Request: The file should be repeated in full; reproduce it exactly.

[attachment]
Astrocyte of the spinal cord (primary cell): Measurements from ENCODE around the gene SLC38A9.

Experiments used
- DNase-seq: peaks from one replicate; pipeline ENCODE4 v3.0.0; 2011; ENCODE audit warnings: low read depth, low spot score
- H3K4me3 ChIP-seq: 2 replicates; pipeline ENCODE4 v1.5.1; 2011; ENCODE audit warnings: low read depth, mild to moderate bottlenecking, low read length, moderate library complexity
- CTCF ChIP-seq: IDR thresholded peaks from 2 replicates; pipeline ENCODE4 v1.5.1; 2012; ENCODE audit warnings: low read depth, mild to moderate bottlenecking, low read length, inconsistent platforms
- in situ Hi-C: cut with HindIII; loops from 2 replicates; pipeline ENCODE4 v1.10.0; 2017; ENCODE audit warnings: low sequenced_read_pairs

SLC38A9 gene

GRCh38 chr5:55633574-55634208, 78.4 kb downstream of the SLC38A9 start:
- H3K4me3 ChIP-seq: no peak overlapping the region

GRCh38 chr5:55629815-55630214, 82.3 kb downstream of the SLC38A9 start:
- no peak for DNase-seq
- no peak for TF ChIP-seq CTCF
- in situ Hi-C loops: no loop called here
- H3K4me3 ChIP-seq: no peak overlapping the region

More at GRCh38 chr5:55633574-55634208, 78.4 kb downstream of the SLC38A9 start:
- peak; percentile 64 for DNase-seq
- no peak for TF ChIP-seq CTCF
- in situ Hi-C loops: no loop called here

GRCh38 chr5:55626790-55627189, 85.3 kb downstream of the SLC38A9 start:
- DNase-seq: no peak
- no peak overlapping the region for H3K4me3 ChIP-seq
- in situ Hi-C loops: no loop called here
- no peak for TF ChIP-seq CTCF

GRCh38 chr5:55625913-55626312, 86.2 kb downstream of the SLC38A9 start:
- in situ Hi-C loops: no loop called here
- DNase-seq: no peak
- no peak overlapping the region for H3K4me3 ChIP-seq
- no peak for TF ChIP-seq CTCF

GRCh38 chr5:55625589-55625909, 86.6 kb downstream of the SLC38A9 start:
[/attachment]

Astrocyte of the spinal cord (primary cell): Measurements from ENCODE around the gene SLC38A9.

Experiments used
- DNase-seq: peaks from one replicate; pipeline ENCODE4 v3.0.0; 2011; ENCODE audit warnings: low read depth, low spot score
- H3K4me3 ChIP-seq: 2 replicates; pipeline ENCODE4 v1.5.1; 2011; ENCODE audit warnings: low read depth, mild to moderate bottlenecking, low read length, moderate library complexity
- CTCF ChIP-seq: IDR thresholded peaks from 2 replicates; pipeline ENCODE4 v1.5.1; 2012; ENCODE audit warnings: low read depth, mild to moderate bottlenecking, low read length, inconsistent platforms
- in situ Hi-C: cut with HindIII; loops from 2 replicates; pipeline ENCODE4 v1.10.0; 2017; ENCODE audit warnings: low sequenced_read_pairs

SLC38A9 gene

GRCh38 chr5:55633574-55634208, 78.4 kb downstream of the SLC38A9 start:
- H3K4me3 ChIP-seq: no peak overlapping the region

GRCh38 chr5:55629815-55630214, 82.3 kb downstream of the SLC38A9 start:
- no peak for DNase-seq
- no peak for TF ChIP-seq CTCF
- in situ Hi-C loops: no loop called here
- H3K4me3 ChIP-seq: no peak overlapping the region

More at GRCh38 chr5:55633574-55634208, 78.4 kb downstream of the SLC38A9 start:
- peak; percentile 64 for DNase-seq
- no peak for TF ChIP-seq CTCF
- in situ Hi-C loops: no loop called here

GRCh38 chr5:55626790-55627189, 85.3 kb downstream of the SLC38A9 start:
- DNase-seq: no peak
- no peak overlapping the region for H3K4me3 ChIP-seq
- in situ Hi-C loops: no loop called here
- no peak for TF ChIP-seq CTCF

GRCh38 chr5:55625913-55626312, 86.2 kb downstream of the SLC38A9 start:
- in situ Hi-C loops: no loop called here
- DNase-seq: no peak
- no peak overlapping the region for H3K4me3 ChIP-seq
- no peak for TF ChIP-seq CTCF

GRCh38 chr5:55625589-55625909, 86.6 kb downstream of the SLC38A9 start: